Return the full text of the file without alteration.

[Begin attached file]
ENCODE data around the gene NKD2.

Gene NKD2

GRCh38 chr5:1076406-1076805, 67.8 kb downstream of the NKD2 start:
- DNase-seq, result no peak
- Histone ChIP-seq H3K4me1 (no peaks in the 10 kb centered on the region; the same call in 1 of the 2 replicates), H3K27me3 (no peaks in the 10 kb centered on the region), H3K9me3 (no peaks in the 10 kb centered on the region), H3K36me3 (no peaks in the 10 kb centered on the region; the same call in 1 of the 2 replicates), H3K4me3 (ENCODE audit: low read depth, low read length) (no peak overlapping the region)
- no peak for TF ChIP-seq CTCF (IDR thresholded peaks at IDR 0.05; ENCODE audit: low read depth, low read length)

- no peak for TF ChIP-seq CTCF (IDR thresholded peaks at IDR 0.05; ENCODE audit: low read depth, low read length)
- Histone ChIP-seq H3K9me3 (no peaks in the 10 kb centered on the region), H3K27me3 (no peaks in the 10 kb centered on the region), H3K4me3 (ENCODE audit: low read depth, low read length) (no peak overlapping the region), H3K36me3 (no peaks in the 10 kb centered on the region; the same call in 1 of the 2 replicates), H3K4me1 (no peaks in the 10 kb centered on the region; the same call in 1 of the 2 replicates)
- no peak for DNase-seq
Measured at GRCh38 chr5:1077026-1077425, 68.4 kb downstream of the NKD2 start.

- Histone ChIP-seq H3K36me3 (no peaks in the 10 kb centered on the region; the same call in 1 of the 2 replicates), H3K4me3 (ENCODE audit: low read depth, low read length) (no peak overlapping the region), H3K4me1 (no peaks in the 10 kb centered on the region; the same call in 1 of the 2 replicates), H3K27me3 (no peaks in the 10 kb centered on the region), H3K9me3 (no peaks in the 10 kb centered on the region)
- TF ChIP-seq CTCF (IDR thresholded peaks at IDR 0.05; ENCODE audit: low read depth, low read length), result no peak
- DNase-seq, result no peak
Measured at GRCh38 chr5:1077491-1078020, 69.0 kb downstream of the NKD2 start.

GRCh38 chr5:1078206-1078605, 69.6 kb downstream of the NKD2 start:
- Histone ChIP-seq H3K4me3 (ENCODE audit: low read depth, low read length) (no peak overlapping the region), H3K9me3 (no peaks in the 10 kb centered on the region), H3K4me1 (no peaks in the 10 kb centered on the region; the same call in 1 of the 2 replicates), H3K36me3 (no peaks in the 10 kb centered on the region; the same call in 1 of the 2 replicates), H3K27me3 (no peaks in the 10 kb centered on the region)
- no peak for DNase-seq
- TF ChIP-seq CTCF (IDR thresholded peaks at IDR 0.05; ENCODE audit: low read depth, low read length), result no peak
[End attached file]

ENCODE data around the gene NKD2.

Gene NKD2

GRCh38 chr5:1076406-1076805, 67.8 kb downstream of the NKD2 start:
- DNase-seq, result no peak
- Histone ChIP-seq H3K4me1 (no peaks in the 10 kb centered on the region; the same call in 1 of the 2 replicates), H3K27me3 (no peaks in the 10 kb centered on the region), H3K9me3 (no peaks in the 10 kb centered on the region), H3K36me3 (no peaks in the 10 kb centered on the region; the same call in 1 of the 2 replicates), H3K4me3 (ENCODE audit: low read depth, low read length) (no peak overlapping the region)
- no peak for TF ChIP-seq CTCF (IDR thresholded peaks at IDR 0.05; ENCODE audit: low read depth, low read length)

- no peak for TF ChIP-seq CTCF (IDR thresholded peaks at IDR 0.05; ENCODE audit: low read depth, low read length)
- Histone ChIP-seq H3K9me3 (no peaks in the 10 kb centered on the region), H3K27me3 (no peaks in the 10 kb centered on the region), H3K4me3 (ENCODE audit: low read depth, low read length) (no peak overlapping the region), H3K36me3 (no peaks in the 10 kb centered on the region; the same call in 1 of the 2 replicates), H3K4me1 (no peaks in the 10 kb centered on the region; the same call in 1 of the 2 replicates)
- no peak for DNase-seq
Measured at GRCh38 chr5:1077026-1077425, 68.4 kb downstream of the NKD2 start.

- Histone ChIP-seq H3K36me3 (no peaks in the 10 kb centered on the region; the same call in 1 of the 2 replicates), H3K4me3 (ENCODE audit: low read depth, low read length) (no peak overlapping the region), H3K4me1 (no peaks in the 10 kb centered on the region; the same call in 1 of the 2 replicates), H3K27me3 (no peaks in the 10 kb centered on the region), H3K9me3 (no peaks in the 10 kb centered on the region)
- TF ChIP-seq CTCF (IDR thresholded peaks at IDR 0.05; ENCODE audit: low read depth, low read length), result no peak
- DNase-seq, result no peak
Measured at GRCh38 chr5:1077491-1078020, 69.0 kb downstream of the NKD2 start.

GRCh38 chr5:1078206-1078605, 69.6 kb downstream of the NKD2 start:
- Histone ChIP-seq H3K4me3 (ENCODE audit: low read depth, low read length) (no peak overlapping the region), H3K9me3 (no peaks in the 10 kb centered on the region), H3K4me1 (no peaks in the 10 kb centered on the region; the same call in 1 of the 2 replicates), H3K36me3 (no peaks in the 10 kb centered on the region; the same call in 1 of the 2 replicates), H3K27me3 (no peaks in the 10 kb centered on the region)
- no peak for DNase-seq
- TF ChIP-seq CTCF (IDR thresholded peaks at IDR 0.05; ENCODE audit: low read depth, low read length), result no peak